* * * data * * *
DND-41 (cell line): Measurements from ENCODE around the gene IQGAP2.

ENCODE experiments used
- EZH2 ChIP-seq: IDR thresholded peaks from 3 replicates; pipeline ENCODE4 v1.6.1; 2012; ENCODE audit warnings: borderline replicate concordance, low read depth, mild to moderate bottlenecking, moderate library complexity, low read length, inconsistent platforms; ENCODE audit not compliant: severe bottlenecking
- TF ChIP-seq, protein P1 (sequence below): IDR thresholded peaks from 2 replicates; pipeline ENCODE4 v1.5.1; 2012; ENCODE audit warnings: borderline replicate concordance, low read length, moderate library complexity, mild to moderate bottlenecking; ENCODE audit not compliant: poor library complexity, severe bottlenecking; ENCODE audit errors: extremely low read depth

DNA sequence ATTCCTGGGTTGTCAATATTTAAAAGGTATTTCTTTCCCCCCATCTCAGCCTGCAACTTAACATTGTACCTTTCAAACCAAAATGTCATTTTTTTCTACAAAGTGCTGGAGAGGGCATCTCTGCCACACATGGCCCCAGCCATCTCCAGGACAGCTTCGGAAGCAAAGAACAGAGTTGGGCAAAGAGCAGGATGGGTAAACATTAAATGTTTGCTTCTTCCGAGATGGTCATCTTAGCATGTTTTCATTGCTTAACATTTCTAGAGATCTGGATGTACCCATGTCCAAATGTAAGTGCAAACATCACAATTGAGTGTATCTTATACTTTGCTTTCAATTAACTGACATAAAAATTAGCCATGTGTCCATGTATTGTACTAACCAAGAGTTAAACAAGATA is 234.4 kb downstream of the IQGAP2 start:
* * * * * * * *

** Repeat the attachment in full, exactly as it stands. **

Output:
DND-41 (cell line): Measurements from ENCODE around the gene IQGAP2.

ENCODE experiments used
- EZH2 ChIP-seq: IDR thresholded peaks from 3 replicates; pipeline ENCODE4 v1.6.1; 2012; ENCODE audit warnings: borderline replicate concordance, low read depth, mild to moderate bottlenecking, moderate library complexity, low read length, inconsistent platforms; ENCODE audit not compliant: severe bottlenecking
- TF ChIP-seq, protein P1 (sequence below): IDR thresholded peaks from 2 replicates; pipeline ENCODE4 v1.5.1; 2012; ENCODE audit warnings: borderline replicate concordance, low read length, moderate library complexity, mild to moderate bottlenecking; ENCODE audit not compliant: poor library complexity, severe bottlenecking; ENCODE audit errors: extremely low read depth

DNA sequence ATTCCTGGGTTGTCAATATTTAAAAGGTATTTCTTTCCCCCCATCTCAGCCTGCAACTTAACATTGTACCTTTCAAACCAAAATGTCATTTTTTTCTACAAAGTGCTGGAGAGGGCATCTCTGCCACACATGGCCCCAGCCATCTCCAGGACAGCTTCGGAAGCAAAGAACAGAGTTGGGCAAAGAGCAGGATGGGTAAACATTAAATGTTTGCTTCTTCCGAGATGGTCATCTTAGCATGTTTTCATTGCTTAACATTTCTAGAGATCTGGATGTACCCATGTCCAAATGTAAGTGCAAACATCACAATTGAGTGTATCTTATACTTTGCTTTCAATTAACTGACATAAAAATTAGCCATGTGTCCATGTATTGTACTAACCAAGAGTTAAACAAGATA is 234.4 kb downstream of the IQGAP2 start: